Showcasing the Best of Welsh Business


Leading Welsh Lawyer Warns Firms against Dyslexia Discrimination


A leading Welsh lawyer is today warning firms of possible discrimination cases if they do not make reasonable adjustments for employees with dyslexia.

Damian Phillips, Partner at leading Wales commercial law firm Darwin Gray LLP in Cardiff, is highlighting the issue after it was this week announced that a woman with dyslexia has won a disability discrimination case against her employer after she was accused of falsifying documents.

Meseret Kumulchew claims that her employer Starbucks discriminated against her after she made mistakes when taking the temperature of fridges and water, leading to inaccurate figures being recorded.   She was demoted and told to re-train.

Ms Kumulchew took Starbucks to an employment tribunal claiming disability discrimination, saying that her employers had known about her dyslexia and should have taken this in to account when dealing with the issue.

Damian said:

“Employers should be aware that reasonable adjustments must be made for employees who have dyslexia that amounts to a disability, such as giving instructions verbally rather than in writing, providing a quiet working environment, and allowing recording devices for meetings.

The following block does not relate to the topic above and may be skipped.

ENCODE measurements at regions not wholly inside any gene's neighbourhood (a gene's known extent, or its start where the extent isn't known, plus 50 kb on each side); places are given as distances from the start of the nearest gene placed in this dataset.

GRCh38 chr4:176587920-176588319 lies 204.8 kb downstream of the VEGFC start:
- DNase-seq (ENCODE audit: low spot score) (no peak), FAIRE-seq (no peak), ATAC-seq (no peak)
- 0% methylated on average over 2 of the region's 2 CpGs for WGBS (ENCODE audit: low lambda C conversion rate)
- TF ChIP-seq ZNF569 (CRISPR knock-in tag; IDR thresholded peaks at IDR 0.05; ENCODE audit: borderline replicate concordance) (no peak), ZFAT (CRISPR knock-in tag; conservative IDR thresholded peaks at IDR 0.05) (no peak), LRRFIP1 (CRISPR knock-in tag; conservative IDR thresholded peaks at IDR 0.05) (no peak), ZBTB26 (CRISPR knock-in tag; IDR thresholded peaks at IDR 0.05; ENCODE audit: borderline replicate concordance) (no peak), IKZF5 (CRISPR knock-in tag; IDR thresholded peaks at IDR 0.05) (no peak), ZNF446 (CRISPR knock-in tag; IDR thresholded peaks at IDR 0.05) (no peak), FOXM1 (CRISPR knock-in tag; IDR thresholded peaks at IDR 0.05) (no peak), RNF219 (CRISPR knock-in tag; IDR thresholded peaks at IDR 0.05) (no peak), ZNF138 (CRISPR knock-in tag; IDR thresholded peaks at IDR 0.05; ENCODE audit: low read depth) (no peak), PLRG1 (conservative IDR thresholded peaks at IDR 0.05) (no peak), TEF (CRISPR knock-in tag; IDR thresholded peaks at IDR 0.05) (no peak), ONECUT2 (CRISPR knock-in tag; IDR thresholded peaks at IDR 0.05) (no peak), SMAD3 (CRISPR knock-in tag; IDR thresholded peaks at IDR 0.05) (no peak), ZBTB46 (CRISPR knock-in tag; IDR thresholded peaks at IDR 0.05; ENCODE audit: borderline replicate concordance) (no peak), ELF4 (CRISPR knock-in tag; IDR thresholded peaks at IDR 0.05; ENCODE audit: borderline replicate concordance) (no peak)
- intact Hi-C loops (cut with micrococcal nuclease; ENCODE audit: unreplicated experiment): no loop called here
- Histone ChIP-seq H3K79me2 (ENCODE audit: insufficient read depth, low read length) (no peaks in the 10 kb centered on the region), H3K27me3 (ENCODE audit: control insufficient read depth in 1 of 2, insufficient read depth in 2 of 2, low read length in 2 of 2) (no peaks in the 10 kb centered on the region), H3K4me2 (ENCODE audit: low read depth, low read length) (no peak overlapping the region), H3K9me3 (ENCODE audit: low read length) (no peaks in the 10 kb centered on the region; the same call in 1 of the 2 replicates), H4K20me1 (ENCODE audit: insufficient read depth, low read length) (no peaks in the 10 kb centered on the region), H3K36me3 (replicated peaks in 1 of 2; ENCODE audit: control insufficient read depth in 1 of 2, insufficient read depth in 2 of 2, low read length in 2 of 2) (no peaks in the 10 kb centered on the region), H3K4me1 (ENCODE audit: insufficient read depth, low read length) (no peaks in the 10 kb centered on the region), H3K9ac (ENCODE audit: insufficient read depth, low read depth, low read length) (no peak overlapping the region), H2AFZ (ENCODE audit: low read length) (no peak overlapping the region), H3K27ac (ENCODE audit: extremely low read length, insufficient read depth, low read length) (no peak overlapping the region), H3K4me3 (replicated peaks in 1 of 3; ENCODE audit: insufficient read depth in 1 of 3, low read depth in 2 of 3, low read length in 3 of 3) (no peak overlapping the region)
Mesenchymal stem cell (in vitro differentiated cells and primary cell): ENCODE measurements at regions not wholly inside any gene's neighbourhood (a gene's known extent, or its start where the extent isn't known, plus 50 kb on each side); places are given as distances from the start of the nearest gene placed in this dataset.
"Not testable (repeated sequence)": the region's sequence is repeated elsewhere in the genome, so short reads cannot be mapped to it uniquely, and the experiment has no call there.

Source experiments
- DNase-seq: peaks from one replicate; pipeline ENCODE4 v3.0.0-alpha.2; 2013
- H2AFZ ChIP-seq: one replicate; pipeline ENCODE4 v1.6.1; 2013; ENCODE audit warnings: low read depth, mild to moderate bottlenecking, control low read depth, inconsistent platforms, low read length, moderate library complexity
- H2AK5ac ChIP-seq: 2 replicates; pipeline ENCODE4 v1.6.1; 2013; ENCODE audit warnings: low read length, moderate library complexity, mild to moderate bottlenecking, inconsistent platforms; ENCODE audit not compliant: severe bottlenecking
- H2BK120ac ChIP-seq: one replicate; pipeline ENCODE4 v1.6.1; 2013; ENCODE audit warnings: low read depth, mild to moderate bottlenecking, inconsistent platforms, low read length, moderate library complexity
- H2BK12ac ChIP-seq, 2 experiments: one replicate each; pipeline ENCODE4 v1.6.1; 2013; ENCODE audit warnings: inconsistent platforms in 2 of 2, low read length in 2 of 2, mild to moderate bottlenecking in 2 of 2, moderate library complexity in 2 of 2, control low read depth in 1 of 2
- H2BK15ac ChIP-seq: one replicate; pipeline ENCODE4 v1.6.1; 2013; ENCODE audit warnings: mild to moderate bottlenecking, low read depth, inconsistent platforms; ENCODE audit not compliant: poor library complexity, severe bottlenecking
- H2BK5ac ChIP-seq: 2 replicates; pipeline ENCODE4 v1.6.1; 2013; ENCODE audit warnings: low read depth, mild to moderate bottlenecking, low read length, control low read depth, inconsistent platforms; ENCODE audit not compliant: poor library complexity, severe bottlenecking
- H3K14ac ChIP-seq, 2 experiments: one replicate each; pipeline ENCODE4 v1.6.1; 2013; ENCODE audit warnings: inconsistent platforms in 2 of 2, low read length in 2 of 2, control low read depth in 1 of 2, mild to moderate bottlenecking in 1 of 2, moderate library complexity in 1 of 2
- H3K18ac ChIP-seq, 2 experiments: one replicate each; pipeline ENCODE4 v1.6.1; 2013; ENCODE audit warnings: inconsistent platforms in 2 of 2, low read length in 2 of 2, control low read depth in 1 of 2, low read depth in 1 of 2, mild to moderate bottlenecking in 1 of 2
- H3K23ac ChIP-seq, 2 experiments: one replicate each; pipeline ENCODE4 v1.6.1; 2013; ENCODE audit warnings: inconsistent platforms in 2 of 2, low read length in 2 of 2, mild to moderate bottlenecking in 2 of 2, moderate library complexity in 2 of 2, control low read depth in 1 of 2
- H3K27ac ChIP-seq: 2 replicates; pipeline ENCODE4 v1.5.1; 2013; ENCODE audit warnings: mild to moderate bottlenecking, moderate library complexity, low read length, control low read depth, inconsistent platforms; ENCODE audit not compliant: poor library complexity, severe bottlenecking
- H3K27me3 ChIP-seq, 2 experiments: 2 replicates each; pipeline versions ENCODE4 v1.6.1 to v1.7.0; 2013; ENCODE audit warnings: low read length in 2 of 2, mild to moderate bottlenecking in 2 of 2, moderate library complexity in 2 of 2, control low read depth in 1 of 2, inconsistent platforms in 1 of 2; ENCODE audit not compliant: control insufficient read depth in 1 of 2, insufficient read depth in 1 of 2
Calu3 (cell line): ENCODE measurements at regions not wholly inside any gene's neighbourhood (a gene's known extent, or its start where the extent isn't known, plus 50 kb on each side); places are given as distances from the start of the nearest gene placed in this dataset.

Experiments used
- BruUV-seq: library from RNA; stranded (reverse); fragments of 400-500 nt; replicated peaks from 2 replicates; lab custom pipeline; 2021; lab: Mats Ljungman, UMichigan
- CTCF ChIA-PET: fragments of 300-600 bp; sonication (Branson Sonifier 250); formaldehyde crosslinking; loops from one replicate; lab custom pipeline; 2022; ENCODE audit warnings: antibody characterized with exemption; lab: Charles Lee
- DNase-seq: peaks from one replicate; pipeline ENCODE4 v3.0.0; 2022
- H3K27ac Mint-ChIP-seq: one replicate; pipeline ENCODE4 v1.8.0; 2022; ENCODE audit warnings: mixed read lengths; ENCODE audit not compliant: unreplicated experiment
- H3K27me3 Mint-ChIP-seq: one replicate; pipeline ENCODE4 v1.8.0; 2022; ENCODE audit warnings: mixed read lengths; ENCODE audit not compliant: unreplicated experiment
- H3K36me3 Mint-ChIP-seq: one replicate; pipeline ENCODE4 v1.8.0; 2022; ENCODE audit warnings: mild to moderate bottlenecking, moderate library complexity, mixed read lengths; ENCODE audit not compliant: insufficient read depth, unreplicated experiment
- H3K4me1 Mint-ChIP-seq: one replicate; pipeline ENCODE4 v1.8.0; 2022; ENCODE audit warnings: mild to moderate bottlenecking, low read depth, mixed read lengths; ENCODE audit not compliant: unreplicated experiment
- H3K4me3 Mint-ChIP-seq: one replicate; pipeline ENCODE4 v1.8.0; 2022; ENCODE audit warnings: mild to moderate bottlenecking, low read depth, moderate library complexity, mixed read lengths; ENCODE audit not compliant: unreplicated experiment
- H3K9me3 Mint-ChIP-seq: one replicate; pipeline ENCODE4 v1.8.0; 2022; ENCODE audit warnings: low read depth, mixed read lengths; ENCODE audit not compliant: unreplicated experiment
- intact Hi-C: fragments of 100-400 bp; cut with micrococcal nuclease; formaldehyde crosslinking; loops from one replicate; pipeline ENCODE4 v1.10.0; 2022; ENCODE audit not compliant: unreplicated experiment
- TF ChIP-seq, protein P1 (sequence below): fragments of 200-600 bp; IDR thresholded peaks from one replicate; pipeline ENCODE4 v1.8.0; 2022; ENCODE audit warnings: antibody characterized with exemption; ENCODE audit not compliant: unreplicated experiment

“By creating a dyslexia friendly workplace, employers are more likely to reduce stress, staff turnover and sick leave of the workforce, as well as improving motivation and loyalty.  Many employees may otherwise try to hide their condition.

“It is unlawful for an employer to discriminate against a current or prospective employee because of disability, which this case highlights, could include dyslexia. If a person with a disability feels they have been discriminated against they may want to take their case to an Employment Tribunal. If they win the case, they may be able to claim for financial loss and damages for injuries to feelings.”

The tribunal ultimately that found Starbucks had failed to make reasonable adjustments for Ms Kumulchew's disability and had discriminated against her because of the effects of her dyslexia.

For further information, see: